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Unread 12-13-2012, 12:12 AM   #4792
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Join Date: Jun 2006
Posts: 639
@Fish and Chips: Pardon me writing a novel here, but, it sounds like this girl isn't getting the help she needs. Maybe it's not accessible to her or maybe it's because she doesn't understand how to get that help or how to get better or how to self-manage, etc. If she has a psychologist, maybe she's having a hard time identifying what would help her, so maybe she and her worker don't understand each other well. But based on how she talks to you, it maybe sounds like she's trying to get attention in lieu of that help. Looking for sympathy is sometimes easier than struggling through the steps to managing a mental illness in your day-to-day life. But none of that means you are obliged to sacrifice your own sense of security to accommodate her special needs. As much as it's important for friends to make compromises for each other's happiness and consideration, you are not trained to handle whatever she's dealing with, and it is incredibly risky, for both you and her, to assume that responsibility. You shouldn't be considered less of a person just because you want to preserve your own comfort.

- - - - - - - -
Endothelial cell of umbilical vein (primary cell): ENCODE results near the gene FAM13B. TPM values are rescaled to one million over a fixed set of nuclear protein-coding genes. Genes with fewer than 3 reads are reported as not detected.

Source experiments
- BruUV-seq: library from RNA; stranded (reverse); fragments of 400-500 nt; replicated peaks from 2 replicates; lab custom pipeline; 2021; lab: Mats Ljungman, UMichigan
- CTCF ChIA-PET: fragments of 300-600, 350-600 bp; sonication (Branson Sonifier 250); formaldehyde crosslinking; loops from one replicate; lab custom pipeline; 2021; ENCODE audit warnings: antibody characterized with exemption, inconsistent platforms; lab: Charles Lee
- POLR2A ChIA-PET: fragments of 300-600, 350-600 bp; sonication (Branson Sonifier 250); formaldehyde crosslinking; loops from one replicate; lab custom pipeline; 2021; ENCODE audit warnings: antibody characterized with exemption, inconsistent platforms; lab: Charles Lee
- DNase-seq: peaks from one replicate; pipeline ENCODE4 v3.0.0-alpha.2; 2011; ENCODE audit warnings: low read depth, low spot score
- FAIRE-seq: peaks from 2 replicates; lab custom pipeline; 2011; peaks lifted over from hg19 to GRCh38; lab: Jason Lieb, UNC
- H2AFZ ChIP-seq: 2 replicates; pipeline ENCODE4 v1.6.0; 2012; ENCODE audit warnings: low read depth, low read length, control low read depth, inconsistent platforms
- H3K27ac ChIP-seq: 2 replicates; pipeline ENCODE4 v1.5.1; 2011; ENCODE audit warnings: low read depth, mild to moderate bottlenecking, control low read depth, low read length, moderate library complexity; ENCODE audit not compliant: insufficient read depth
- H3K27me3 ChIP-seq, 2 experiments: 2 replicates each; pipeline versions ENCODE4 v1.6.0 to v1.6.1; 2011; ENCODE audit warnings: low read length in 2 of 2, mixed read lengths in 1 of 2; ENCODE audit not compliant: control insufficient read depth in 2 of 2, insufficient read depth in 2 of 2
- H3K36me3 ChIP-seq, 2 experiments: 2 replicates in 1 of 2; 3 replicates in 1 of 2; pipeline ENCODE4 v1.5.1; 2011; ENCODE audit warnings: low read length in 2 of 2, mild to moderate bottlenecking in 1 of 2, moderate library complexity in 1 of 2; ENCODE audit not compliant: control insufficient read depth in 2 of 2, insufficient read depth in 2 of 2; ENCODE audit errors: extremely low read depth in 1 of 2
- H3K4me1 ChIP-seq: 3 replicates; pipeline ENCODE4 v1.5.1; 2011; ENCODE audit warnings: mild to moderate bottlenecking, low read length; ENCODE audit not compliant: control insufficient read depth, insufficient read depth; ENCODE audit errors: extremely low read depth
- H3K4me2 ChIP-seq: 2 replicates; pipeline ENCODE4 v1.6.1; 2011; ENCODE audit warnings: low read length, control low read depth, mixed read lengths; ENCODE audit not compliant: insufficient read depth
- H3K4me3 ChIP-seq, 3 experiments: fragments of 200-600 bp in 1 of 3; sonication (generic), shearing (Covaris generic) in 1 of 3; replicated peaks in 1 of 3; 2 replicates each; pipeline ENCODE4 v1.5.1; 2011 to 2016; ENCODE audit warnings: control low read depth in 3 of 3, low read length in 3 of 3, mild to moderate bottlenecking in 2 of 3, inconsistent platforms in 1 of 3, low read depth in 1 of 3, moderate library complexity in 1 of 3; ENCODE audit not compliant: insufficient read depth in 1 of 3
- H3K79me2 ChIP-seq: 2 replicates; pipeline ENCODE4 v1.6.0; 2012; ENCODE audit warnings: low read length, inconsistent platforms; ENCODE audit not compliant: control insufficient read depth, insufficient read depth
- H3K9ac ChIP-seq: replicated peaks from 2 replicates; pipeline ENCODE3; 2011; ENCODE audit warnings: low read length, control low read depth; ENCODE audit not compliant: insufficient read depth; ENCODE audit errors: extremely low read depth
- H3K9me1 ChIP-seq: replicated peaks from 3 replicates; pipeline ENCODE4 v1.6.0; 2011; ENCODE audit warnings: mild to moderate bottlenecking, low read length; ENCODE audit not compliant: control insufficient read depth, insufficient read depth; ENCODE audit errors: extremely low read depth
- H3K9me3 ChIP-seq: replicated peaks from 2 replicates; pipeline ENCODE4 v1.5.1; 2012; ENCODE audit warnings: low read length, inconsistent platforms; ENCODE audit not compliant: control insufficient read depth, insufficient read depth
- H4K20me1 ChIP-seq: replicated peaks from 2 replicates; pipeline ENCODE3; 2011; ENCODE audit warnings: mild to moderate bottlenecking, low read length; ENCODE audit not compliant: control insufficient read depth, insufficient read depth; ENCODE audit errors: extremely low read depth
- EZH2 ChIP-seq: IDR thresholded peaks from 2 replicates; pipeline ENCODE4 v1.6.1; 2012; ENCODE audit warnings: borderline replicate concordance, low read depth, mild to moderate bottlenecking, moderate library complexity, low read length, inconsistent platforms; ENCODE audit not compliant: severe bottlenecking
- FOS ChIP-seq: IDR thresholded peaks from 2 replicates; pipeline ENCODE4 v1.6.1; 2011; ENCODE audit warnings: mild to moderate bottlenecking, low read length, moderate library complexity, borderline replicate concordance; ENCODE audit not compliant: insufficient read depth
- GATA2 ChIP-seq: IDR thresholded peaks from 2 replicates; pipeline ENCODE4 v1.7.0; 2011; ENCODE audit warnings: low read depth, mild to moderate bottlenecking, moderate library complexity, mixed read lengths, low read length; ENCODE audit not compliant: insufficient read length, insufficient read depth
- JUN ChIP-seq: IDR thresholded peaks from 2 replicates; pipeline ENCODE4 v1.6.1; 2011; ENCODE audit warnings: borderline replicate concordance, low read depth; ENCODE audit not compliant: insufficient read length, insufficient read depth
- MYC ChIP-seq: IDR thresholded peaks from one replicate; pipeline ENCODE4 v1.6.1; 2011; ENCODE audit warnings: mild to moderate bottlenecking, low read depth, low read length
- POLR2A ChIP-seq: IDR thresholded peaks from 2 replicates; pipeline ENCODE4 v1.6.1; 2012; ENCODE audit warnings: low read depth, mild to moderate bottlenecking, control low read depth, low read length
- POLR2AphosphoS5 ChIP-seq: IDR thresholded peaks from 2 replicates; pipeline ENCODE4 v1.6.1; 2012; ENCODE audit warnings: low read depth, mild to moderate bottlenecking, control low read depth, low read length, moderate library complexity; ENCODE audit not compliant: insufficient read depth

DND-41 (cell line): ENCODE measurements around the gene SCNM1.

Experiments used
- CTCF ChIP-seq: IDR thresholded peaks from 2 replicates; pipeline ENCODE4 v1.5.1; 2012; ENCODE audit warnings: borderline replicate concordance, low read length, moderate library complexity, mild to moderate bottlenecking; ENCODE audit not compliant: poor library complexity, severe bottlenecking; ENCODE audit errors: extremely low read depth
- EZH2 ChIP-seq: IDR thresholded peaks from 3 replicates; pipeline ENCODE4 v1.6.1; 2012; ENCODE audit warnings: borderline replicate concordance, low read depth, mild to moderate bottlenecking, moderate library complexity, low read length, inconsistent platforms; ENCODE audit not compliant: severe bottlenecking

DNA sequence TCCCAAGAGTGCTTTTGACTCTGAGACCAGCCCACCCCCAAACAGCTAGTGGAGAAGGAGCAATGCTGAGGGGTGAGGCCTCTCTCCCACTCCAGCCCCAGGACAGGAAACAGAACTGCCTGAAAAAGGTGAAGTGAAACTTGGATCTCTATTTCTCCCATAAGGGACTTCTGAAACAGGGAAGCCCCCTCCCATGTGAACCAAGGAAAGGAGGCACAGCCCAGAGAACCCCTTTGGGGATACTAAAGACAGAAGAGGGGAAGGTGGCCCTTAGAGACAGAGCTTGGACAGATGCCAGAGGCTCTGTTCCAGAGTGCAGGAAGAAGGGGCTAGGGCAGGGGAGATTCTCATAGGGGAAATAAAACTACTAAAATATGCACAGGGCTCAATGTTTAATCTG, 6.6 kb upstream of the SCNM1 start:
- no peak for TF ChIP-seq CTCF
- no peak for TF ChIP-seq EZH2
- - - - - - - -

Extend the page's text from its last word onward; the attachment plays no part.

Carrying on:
This might sound harsh, but if she treats you like you're not a "true friend" just because you don't want to handle a problem that you are not even trained to handle- screw her. You have the right to step back if you feel that you can't help and it's making you uncomfortable. You are under no obligation to manage her issues for her, and you have the right to preserve your own mental health. I don't know the semantics of this girl's disability or disorder, and I won't pry, but she too has the right to live with the social liberties of any other person - but to a certain extent, she is still responsible for herself, and trying to make herself the centre of attention by shocking friends and loved ones with her issues is not only generally "dickish", but it's also VERY irresponsible and risky of her. She is making her issues your business and problem, but not providing you with the information necessary regarding how to handle her disability and limitations related to it.

We as people often hesitate to defend and preserve ourselves because we don't want to look or feel like "the bad guy". Girls especially. We don't like doing things if we're worried that we'll seem rude or like a "bitch". You don't have to ream her out, but if you want to stand up to her, let her know that you are not qualified to handle these situations, and it puts you both at risk if she is expecting anyone but professional help to do so.
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